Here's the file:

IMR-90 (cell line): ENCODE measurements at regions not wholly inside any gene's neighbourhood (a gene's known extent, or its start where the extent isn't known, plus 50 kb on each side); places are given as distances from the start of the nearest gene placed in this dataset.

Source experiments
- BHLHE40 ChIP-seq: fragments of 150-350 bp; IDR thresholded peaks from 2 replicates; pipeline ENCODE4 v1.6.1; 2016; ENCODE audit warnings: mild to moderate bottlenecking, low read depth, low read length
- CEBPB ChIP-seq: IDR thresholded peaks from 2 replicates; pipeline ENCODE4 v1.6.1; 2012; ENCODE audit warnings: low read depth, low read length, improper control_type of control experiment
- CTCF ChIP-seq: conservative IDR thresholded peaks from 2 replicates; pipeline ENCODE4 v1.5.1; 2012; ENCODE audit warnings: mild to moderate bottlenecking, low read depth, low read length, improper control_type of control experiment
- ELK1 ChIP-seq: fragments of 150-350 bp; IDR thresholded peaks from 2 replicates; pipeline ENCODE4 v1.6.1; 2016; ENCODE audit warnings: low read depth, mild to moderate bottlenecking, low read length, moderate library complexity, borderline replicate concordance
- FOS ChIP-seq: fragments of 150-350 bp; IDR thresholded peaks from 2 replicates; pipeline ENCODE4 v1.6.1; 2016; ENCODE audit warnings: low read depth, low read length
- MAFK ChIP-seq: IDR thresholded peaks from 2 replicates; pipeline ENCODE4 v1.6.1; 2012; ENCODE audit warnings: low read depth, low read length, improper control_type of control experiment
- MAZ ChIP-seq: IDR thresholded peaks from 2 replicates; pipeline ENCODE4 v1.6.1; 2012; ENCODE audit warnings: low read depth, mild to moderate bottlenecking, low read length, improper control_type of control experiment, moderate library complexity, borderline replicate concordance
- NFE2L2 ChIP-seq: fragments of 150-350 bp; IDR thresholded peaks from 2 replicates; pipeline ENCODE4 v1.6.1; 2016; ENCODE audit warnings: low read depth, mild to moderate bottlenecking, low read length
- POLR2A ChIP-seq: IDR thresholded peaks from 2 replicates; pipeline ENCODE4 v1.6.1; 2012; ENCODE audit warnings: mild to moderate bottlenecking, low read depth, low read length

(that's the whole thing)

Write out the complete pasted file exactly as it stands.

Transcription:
IMR-90 (cell line): ENCODE measurements at regions not wholly inside any gene's neighbourhood (a gene's known extent, or its start where the extent isn't known, plus 50 kb on each side); places are given as distances from the start of the nearest gene placed in this dataset.

Source experiments
- BHLHE40 ChIP-seq: fragments of 150-350 bp; IDR thresholded peaks from 2 replicates; pipeline ENCODE4 v1.6.1; 2016; ENCODE audit warnings: mild to moderate bottlenecking, low read depth, low read length
- CEBPB ChIP-seq: IDR thresholded peaks from 2 replicates; pipeline ENCODE4 v1.6.1; 2012; ENCODE audit warnings: low read depth, low read length, improper control_type of control experiment
- CTCF ChIP-seq: conservative IDR thresholded peaks from 2 replicates; pipeline ENCODE4 v1.5.1; 2012; ENCODE audit warnings: mild to moderate bottlenecking, low read depth, low read length, improper control_type of control experiment
- ELK1 ChIP-seq: fragments of 150-350 bp; IDR thresholded peaks from 2 replicates; pipeline ENCODE4 v1.6.1; 2016; ENCODE audit warnings: low read depth, mild to moderate bottlenecking, low read length, moderate library complexity, borderline replicate concordance
- FOS ChIP-seq: fragments of 150-350 bp; IDR thresholded peaks from 2 replicates; pipeline ENCODE4 v1.6.1; 2016; ENCODE audit warnings: low read depth, low read length
- MAFK ChIP-seq: IDR thresholded peaks from 2 replicates; pipeline ENCODE4 v1.6.1; 2012; ENCODE audit warnings: low read depth, low read length, improper control_type of control experiment
- MAZ ChIP-seq: IDR thresholded peaks from 2 replicates; pipeline ENCODE4 v1.6.1; 2012; ENCODE audit warnings: low read depth, mild to moderate bottlenecking, low read length, improper control_type of control experiment, moderate library complexity, borderline replicate concordance
- NFE2L2 ChIP-seq: fragments of 150-350 bp; IDR thresholded peaks from 2 replicates; pipeline ENCODE4 v1.6.1; 2016; ENCODE audit warnings: low read depth, mild to moderate bottlenecking, low read length
- POLR2A ChIP-seq: IDR thresholded peaks from 2 replicates; pipeline ENCODE4 v1.6.1; 2012; ENCODE audit warnings: mild to moderate bottlenecking, low read depth, low read length